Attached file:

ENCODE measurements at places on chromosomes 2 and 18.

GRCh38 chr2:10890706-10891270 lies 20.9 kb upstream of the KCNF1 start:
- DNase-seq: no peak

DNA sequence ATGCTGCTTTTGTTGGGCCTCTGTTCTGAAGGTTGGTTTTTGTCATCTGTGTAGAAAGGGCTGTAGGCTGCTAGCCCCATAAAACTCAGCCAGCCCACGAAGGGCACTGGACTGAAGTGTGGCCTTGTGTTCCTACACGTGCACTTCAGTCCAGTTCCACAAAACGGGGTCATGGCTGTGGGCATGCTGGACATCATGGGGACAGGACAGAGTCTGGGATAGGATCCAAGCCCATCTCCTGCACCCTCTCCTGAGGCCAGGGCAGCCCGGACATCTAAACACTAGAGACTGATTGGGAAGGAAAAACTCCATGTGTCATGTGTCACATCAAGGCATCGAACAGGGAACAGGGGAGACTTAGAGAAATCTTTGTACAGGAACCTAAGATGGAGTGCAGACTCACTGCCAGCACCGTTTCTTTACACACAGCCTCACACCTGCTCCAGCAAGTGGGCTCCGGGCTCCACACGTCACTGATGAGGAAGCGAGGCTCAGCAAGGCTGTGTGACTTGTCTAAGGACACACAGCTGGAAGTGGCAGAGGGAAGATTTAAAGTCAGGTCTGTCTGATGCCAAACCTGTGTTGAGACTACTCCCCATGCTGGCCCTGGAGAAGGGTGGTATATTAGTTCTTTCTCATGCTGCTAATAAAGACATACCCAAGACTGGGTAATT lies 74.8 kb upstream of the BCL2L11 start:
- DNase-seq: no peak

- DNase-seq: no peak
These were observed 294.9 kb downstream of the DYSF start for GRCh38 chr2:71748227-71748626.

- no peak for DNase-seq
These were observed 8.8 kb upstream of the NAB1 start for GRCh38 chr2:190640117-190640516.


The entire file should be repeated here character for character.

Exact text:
ENCODE measurements at places on chromosomes 2 and 18.

GRCh38 chr2:10890706-10891270 lies 20.9 kb upstream of the KCNF1 start:
- DNase-seq: no peak

DNA sequence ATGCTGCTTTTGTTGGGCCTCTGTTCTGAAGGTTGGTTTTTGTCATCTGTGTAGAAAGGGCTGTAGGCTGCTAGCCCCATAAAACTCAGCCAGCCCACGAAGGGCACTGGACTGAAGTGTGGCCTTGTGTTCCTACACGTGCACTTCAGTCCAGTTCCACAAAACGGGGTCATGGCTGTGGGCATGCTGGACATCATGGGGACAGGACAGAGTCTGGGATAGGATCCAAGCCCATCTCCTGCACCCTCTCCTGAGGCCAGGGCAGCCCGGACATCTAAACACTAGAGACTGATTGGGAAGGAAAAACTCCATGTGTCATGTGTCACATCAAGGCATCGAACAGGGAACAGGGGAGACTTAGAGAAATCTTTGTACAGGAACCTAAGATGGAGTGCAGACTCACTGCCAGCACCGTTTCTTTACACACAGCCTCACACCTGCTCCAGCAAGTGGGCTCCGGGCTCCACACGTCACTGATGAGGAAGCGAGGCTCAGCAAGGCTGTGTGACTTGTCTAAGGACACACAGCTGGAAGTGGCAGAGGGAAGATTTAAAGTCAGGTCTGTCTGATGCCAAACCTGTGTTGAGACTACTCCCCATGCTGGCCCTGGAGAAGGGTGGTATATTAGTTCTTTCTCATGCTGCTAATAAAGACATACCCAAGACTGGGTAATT lies 74.8 kb upstream of the BCL2L11 start:
- DNase-seq: no peak

- DNase-seq: no peak
These were observed 294.9 kb downstream of the DYSF start for GRCh38 chr2:71748227-71748626.

- no peak for DNase-seq
These were observed 8.8 kb upstream of the NAB1 start for GRCh38 chr2:190640117-190640516.